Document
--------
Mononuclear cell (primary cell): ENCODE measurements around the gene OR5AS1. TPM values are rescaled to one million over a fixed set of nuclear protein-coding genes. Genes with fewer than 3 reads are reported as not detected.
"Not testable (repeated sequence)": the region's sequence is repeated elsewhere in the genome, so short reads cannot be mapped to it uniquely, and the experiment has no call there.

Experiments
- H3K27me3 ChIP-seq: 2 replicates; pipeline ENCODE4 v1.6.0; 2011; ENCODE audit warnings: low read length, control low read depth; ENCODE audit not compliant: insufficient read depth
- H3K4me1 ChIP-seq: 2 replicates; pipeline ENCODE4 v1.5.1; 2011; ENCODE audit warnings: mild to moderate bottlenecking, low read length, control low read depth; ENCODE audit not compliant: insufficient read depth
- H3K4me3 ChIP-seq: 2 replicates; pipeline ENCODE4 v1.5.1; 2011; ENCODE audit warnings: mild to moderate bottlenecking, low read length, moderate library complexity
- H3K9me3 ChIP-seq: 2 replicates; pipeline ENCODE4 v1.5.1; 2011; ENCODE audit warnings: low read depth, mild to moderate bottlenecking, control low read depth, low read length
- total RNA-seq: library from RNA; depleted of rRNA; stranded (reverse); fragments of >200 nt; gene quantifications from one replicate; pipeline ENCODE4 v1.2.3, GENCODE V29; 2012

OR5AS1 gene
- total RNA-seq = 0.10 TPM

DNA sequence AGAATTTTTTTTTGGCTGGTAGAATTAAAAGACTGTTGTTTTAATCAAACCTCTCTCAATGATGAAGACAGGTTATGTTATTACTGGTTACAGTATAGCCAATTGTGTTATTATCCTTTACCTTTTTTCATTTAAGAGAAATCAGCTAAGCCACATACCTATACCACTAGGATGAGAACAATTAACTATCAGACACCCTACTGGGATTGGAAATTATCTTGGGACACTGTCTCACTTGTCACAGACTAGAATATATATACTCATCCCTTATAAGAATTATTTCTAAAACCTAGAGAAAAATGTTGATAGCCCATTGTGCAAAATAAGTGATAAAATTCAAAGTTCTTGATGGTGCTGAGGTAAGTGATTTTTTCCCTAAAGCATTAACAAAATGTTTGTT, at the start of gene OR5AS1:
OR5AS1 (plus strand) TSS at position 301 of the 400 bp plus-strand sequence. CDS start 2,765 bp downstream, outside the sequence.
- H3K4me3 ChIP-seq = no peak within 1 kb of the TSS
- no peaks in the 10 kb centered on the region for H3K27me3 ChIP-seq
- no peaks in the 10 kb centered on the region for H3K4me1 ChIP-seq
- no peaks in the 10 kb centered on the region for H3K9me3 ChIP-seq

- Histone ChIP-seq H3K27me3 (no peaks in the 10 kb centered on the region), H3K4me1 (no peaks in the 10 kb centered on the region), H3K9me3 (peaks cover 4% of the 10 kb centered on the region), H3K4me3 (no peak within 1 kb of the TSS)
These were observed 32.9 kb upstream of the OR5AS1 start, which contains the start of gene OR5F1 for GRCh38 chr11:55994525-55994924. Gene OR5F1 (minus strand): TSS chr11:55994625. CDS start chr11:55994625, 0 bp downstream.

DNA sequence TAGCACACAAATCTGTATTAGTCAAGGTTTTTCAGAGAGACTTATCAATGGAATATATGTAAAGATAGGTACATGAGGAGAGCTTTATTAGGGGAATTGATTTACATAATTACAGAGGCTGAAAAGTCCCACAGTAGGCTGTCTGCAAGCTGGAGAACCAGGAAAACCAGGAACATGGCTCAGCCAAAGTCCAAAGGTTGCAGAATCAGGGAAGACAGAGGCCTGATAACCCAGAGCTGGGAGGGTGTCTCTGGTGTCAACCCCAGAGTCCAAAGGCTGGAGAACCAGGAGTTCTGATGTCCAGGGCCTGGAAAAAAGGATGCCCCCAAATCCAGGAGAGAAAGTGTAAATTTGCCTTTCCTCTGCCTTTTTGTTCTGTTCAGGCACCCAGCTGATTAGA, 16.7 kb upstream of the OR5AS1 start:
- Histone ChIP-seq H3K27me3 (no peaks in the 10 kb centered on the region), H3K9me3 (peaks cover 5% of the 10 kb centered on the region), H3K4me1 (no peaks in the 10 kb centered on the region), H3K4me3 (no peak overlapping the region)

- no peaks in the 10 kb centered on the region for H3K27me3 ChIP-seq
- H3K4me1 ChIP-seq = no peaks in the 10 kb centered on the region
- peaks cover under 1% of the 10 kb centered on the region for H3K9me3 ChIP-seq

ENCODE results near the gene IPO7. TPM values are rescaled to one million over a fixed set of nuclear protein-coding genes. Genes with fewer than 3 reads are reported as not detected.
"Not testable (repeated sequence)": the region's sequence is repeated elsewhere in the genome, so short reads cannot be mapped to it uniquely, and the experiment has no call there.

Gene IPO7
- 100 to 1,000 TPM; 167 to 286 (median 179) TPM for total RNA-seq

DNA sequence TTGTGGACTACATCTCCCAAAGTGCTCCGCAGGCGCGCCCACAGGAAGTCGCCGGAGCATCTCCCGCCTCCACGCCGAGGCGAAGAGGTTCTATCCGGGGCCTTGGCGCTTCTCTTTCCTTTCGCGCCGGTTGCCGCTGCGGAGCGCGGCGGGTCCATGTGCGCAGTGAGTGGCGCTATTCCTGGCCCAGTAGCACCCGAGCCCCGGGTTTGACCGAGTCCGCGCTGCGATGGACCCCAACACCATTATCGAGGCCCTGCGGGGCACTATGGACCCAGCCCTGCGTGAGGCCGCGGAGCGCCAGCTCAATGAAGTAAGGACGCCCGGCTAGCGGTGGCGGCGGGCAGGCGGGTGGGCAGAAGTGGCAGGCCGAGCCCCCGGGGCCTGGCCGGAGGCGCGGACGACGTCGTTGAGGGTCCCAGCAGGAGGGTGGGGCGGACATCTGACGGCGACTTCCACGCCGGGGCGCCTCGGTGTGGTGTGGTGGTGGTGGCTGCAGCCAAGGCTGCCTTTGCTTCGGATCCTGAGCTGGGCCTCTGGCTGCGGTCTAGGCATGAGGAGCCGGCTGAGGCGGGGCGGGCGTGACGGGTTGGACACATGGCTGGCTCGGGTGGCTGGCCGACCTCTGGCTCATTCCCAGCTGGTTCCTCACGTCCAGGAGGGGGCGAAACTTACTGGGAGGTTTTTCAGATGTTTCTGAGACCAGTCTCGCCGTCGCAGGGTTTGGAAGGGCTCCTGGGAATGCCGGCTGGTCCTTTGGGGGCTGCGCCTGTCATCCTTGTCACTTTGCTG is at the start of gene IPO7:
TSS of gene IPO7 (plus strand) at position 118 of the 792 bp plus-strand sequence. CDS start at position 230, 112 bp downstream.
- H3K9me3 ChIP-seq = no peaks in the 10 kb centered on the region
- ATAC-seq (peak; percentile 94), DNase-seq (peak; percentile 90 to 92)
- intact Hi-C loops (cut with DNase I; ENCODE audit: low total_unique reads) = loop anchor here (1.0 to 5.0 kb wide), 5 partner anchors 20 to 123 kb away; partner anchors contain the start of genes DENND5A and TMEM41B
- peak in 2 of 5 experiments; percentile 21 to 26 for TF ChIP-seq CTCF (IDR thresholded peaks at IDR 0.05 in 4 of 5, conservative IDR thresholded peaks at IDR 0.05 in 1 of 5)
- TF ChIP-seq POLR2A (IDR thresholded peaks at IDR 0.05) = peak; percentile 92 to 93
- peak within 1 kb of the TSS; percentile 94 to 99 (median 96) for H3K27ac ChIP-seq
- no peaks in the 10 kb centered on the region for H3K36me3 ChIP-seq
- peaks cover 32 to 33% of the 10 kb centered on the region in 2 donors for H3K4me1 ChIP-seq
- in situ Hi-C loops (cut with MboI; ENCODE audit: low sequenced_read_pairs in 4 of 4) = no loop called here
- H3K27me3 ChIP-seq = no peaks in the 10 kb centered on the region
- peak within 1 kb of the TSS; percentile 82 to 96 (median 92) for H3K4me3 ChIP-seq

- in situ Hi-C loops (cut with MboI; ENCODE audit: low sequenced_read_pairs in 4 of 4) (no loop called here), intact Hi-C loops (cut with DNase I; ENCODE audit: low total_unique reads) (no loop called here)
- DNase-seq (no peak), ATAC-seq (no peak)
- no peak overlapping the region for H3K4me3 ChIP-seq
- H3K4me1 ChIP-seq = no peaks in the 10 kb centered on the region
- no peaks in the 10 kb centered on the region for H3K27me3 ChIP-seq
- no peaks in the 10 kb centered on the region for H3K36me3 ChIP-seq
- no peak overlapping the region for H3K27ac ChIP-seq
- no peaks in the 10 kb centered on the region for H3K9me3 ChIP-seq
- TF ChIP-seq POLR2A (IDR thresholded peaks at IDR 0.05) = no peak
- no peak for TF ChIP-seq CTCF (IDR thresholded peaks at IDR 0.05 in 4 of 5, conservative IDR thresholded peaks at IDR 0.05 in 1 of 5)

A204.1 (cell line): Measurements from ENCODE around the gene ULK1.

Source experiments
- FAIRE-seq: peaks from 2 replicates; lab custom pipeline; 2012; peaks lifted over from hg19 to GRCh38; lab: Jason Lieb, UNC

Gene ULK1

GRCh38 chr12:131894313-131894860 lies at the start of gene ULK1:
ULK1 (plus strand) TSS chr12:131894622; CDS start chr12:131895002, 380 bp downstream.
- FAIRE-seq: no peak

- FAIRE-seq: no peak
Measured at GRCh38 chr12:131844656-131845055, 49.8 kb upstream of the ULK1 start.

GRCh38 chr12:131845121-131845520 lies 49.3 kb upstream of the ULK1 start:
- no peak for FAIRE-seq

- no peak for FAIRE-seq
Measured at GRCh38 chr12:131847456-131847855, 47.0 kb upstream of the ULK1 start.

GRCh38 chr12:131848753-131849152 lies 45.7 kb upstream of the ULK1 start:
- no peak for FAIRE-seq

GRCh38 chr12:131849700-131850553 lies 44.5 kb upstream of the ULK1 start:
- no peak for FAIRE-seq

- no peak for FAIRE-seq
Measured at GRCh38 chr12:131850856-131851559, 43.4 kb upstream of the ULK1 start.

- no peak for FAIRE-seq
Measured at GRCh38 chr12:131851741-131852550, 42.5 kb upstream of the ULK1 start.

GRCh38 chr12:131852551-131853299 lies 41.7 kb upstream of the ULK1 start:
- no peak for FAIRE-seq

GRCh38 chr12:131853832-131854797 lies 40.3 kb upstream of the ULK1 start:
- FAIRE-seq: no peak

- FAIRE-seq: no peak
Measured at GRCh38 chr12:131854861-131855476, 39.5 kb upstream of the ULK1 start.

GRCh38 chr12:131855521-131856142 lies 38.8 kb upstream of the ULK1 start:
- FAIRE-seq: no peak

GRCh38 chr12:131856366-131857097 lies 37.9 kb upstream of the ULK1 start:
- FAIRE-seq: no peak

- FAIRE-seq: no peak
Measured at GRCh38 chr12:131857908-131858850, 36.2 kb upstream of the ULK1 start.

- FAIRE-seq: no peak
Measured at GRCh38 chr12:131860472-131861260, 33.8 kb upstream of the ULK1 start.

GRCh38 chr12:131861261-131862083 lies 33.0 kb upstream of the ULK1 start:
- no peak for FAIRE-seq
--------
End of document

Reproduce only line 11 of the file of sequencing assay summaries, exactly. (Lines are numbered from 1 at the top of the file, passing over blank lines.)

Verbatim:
DNA sequence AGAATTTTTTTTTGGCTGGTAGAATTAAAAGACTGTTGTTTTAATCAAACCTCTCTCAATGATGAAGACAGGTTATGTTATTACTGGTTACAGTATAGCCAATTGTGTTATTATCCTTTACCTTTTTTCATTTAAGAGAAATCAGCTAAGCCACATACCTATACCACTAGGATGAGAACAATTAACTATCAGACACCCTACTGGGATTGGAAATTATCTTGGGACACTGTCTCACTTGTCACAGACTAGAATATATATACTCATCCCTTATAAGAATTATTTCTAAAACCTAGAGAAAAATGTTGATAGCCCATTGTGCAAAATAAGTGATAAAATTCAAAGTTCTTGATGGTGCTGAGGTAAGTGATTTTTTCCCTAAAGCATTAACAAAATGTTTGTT, at the start of gene OR5AS1: